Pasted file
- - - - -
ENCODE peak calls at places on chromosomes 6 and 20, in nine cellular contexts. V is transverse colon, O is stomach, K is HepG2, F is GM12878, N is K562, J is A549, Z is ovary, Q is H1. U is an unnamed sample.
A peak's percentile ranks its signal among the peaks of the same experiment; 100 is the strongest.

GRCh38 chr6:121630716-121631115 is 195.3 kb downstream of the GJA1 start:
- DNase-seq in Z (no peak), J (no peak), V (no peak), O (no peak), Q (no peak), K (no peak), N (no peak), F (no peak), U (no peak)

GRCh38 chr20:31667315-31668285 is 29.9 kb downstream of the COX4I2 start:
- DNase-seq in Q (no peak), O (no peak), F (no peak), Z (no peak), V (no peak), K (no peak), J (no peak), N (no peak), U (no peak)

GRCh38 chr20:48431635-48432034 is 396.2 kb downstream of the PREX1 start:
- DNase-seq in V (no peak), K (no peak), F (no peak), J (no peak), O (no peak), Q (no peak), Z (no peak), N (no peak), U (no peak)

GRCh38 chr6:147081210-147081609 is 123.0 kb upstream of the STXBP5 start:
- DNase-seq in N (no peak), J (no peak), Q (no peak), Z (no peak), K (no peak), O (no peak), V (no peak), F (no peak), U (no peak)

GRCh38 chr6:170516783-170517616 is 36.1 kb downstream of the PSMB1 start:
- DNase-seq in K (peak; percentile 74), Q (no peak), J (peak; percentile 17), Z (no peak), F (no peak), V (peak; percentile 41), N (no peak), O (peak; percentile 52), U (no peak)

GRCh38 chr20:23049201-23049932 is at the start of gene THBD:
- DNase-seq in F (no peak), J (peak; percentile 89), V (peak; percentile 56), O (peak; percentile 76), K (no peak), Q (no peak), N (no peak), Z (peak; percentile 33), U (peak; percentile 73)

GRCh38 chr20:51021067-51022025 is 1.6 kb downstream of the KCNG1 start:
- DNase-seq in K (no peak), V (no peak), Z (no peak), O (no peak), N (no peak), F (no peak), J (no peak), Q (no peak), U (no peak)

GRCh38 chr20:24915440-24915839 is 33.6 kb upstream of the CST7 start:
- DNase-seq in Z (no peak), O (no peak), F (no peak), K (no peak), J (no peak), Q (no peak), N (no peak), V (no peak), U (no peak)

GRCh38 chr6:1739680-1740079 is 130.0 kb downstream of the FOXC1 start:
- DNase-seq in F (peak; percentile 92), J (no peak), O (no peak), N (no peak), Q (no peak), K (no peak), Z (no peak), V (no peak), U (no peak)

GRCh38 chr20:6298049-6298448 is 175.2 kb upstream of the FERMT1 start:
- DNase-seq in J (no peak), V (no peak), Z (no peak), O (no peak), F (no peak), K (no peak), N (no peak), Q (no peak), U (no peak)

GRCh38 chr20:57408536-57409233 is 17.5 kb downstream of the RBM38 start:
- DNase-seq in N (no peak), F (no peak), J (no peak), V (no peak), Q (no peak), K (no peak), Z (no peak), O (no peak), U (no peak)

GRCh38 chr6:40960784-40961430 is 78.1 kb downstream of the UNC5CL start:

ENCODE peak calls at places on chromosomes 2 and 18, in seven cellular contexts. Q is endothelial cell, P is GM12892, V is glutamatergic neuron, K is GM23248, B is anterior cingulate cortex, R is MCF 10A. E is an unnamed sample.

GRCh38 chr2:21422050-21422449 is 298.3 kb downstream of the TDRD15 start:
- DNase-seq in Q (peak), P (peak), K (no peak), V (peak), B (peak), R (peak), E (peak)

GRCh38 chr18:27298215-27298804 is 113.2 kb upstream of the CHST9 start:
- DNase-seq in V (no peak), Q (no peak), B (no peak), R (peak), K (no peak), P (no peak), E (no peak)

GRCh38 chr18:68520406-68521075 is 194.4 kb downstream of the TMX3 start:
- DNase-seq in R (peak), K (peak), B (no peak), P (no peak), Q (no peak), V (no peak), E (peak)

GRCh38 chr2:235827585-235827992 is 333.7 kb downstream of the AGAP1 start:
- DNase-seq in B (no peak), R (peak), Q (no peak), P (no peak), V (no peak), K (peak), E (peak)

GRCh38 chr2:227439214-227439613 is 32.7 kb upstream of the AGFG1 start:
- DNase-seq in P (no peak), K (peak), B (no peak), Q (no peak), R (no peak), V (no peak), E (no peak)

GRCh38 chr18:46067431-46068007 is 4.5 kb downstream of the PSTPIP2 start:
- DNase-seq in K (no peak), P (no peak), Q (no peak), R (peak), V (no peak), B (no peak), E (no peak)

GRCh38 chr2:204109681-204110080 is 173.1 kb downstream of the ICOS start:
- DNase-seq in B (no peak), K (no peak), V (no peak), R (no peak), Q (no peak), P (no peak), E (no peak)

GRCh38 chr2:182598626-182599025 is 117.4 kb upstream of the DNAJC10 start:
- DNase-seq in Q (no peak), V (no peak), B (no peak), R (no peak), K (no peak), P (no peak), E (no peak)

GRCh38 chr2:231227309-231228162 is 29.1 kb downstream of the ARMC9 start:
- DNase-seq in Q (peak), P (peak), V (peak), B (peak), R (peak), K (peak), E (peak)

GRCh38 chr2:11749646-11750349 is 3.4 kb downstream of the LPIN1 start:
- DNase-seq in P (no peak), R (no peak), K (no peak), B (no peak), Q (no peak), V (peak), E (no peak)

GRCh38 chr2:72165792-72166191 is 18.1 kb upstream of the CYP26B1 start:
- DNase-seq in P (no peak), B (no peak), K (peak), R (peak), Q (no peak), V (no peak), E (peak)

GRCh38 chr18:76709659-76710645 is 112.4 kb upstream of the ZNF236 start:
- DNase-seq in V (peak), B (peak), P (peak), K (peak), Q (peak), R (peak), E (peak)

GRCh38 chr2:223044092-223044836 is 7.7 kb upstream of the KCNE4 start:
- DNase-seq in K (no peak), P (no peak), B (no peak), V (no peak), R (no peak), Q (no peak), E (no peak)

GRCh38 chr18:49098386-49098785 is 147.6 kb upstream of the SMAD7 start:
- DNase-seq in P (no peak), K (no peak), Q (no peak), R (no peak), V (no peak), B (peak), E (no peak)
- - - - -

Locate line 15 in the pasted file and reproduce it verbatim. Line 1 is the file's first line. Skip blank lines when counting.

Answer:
GRCh38 chr20:51021067-51022025 is 1.6 kb downstream of the KCNG1 start: